What do the Warwick University men’s rowing team and Macklemore have in common?  They are all young, straight, attractive, white men taking a public stance against homophobia and receiving a lot of credit for it. This development seems to contradict a great deal of theory and research on masculinity (as well as conventional wisdom) which has consistently shown homophobia to be an important way in which young men prove to themselves and others that they are truly masculine (see here, here and here for instance). Upon first glance it seems that Macklemore and the Warwick University Rowers are harbingers of change – young, straight, white men for whom homophobia is unimportant and undesirable. That is, homophobia is no longer a building block of contemporary forms of masculinity.  Indeed, such a reading may be part of the story.

There is, however, another way to read this transformation. These young men may be doing what sociologist Laura Hamilton calls, “trading on heterosexuality.” In analyzing the popular phenomenon of same-sex kissing among young women at college parties, Hamilton found that this popular practice of same-sex eroticism is, ironically, consistent with a kind of homophobia. Young women who identified as lesbian (and thus would presumably kiss other women) found these party environments to be unwelcoming and hostile. The explanation for this seeming contradiction, Hamilton argues, lay in the meaning of the act, not the act itself. When heterosexual-identified women kissed, they did so for men’s pleasure. These women “traded on heterosexuality,” strategically relying on their ability to symbolically and performatively indicate their own heterosexual identities (in spite of these same-sex practices) to garner attention, status, and better treatment than other groups of women (such as lesbian women). Other scholars argue that pornographic representations of same-sex sex between women have a similar effect – undergirding the naturalness of heterosexuality by positioning this eroticism for men’s pleasure rather than challenging its inevitability.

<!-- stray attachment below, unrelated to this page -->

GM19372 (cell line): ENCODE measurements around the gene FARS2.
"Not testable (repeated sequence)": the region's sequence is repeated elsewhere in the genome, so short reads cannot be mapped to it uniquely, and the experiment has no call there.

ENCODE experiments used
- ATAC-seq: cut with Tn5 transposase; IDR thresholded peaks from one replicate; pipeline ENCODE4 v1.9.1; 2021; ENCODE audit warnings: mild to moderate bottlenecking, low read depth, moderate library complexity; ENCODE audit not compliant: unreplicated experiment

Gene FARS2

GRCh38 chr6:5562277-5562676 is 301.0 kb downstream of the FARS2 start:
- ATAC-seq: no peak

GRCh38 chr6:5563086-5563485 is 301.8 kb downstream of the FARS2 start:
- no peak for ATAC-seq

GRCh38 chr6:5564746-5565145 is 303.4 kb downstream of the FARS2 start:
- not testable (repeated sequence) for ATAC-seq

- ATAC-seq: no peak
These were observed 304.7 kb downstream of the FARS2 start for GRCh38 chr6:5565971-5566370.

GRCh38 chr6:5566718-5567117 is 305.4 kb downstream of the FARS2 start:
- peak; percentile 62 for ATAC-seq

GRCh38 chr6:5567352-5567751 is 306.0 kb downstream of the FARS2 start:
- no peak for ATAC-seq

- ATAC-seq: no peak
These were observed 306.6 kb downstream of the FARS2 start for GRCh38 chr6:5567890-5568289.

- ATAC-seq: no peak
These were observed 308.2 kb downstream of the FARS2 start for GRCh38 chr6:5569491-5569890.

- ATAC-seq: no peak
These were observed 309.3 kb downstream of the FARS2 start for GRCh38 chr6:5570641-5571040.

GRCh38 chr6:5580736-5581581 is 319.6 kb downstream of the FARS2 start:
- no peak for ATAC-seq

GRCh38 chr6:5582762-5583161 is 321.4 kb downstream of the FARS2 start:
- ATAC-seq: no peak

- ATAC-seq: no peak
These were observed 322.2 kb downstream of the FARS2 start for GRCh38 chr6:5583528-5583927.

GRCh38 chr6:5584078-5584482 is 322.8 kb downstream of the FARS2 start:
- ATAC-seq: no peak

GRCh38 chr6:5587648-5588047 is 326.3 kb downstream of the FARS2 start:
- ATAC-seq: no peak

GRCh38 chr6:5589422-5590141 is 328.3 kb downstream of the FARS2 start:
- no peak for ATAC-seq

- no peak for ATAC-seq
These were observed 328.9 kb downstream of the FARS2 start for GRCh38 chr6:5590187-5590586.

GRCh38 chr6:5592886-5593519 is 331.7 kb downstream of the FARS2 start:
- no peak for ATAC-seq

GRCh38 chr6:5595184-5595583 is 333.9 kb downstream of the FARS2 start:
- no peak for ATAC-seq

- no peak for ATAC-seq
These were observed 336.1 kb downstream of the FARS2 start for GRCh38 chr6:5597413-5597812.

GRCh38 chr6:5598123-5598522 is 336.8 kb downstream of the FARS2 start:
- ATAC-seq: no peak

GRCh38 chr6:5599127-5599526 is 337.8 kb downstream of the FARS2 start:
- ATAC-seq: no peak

Could the Warwick men be doing something analogous? That is, could posing provocatively and sensually to fight homophobia work to undergird their own heterosexuality?  Their heterosexuality is so overpowering that any notion they might actually sexually desire one another is laughable. Similarly, Macklemore’s profession of his heterosexuality in “Same Love” actually bolsters his heterosexuality rather than calling it into question. C.J. Pascoe refers to this as a form of “jock insurance.” That is, young men who have (in whatever way) “proven” their (heterosexual) masculine credentials can engage in this sort of gender transgression and remain beyond reproach (see also here). These young men not only “get away” with gender transgressive behavior; their transgressions work in ways that prove exactly how heterosexual they are.

Sociologist Pepper Schwartz argues that for heterosexuality to be successful, it needs to be applauded and celebrated by others (here). The reactions to the Warwick men’s rowing team and Macklemore illustrate a sort of “digital” applause. From twitter, to facebook, to news media, the internet was alive with celebration of good looking, talented straight men’s authentic support for GLB rights. Indeed, for the Warwick team’s and Macklemore’s anti-homophobia to be consistent with heterosexual masculine identities, they need to be interpreted in this way by others.